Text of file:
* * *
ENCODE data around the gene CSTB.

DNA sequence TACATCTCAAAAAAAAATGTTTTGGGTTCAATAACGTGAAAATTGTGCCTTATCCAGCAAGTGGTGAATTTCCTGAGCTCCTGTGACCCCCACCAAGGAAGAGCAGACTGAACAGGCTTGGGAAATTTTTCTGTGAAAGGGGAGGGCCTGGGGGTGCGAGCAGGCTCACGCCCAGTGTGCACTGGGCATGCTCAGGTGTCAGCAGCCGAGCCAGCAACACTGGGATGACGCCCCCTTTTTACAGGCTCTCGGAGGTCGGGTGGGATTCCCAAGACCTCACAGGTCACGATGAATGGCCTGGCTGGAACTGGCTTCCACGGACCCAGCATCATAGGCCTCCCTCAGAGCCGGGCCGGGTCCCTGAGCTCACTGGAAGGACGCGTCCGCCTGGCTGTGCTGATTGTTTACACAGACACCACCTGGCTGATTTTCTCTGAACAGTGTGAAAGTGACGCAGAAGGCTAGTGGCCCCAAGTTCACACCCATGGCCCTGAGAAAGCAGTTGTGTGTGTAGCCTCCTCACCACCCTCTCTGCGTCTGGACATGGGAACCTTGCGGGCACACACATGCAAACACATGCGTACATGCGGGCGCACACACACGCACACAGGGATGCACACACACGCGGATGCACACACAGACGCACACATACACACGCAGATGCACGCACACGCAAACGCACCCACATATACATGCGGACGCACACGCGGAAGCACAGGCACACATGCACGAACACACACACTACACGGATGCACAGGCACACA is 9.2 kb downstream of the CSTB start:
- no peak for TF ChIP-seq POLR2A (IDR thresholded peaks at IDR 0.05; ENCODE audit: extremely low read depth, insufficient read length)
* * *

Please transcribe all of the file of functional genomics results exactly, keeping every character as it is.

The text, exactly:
ENCODE data around the gene CSTB.

DNA sequence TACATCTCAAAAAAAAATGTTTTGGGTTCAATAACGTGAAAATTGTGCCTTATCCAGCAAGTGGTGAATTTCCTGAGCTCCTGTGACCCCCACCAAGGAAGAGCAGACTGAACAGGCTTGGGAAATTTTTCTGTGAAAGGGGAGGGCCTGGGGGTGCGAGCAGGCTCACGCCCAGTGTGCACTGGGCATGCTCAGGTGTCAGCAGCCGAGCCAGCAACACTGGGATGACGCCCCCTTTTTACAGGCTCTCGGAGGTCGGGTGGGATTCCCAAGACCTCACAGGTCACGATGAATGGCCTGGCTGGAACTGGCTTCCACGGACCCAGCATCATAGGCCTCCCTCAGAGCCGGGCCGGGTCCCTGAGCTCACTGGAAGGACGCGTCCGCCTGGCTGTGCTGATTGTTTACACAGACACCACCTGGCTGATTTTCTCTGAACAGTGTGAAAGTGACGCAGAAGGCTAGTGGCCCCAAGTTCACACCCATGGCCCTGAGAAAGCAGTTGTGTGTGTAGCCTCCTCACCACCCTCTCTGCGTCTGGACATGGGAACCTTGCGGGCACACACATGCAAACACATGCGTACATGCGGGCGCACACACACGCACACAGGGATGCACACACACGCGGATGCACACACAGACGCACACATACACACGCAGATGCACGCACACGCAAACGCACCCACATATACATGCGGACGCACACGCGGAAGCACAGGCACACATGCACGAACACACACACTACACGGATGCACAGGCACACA is 9.2 kb downstream of the CSTB start:
- no peak for TF ChIP-seq POLR2A (IDR thresholded peaks at IDR 0.05; ENCODE audit: extremely low read depth, insufficient read length)